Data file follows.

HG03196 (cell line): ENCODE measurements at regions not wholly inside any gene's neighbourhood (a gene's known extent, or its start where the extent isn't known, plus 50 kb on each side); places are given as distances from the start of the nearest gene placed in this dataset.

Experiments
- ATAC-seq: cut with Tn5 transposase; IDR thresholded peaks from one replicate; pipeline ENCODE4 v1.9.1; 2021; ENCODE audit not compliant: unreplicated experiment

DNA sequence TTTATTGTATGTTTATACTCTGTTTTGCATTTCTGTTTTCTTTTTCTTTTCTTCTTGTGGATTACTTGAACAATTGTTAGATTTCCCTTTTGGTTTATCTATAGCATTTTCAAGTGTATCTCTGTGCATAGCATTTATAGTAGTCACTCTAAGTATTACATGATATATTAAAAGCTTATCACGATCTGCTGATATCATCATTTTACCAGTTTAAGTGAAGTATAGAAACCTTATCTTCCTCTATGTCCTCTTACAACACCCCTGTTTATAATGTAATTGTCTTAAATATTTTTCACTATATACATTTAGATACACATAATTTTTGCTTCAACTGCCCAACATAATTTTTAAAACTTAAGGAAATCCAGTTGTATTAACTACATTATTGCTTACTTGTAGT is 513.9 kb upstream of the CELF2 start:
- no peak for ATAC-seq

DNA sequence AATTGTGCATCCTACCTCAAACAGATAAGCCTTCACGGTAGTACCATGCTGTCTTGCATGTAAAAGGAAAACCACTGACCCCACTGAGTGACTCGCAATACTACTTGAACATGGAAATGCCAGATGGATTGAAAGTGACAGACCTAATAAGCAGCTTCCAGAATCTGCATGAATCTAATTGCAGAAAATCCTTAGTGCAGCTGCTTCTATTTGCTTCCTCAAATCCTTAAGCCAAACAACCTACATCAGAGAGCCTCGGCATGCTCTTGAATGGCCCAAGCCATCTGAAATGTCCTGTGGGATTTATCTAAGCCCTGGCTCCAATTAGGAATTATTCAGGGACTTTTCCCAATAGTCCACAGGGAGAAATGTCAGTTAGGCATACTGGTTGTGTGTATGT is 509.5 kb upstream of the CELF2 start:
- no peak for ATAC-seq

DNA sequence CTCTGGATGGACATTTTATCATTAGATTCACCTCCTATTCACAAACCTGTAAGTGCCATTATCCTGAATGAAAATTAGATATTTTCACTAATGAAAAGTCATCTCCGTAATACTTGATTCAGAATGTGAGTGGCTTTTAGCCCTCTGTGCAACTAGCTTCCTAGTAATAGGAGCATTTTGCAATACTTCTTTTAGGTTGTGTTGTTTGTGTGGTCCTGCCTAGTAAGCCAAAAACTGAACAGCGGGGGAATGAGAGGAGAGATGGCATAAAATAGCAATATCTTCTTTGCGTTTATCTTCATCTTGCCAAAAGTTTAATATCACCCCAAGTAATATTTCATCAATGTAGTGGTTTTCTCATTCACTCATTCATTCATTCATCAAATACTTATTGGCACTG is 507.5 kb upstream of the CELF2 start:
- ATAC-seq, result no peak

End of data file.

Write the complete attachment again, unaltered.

HG03196 (cell line): ENCODE measurements at regions not wholly inside any gene's neighbourhood (a gene's known extent, or its start where the extent isn't known, plus 50 kb on each side); places are given as distances from the start of the nearest gene placed in this dataset.

Experiments
- ATAC-seq: cut with Tn5 transposase; IDR thresholded peaks from one replicate; pipeline ENCODE4 v1.9.1; 2021; ENCODE audit not compliant: unreplicated experiment

DNA sequence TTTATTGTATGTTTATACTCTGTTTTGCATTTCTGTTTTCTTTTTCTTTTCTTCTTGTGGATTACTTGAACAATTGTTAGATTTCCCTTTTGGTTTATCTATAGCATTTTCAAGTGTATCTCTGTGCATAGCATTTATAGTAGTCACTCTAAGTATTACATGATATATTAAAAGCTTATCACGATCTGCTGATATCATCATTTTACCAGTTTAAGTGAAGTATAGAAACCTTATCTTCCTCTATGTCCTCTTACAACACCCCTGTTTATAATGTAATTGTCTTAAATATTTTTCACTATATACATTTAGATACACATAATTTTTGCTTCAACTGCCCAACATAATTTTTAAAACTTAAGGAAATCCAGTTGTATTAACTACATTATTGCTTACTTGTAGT is 513.9 kb upstream of the CELF2 start:
- no peak for ATAC-seq

DNA sequence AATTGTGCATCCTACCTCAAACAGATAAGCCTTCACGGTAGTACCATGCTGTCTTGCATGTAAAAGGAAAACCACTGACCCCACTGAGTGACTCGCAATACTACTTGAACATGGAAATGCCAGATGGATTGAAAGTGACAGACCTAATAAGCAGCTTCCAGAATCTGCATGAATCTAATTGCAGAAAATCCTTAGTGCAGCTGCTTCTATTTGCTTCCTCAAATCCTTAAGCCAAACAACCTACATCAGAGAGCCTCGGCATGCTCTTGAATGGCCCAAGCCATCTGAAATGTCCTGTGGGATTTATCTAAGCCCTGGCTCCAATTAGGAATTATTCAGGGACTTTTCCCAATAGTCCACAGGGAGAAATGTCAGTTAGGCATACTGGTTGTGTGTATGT is 509.5 kb upstream of the CELF2 start:
- no peak for ATAC-seq

DNA sequence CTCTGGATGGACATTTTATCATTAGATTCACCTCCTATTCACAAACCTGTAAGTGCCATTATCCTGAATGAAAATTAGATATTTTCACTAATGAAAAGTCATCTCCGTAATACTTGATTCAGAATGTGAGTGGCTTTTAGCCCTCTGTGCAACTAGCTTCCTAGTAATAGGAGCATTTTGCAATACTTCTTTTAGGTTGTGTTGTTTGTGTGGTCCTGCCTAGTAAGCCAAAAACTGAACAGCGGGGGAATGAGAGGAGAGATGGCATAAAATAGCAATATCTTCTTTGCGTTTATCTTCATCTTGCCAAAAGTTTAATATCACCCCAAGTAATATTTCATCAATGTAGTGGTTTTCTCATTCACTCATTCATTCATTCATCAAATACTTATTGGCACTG is 507.5 kb upstream of the CELF2 start:
- ATAC-seq, result no peak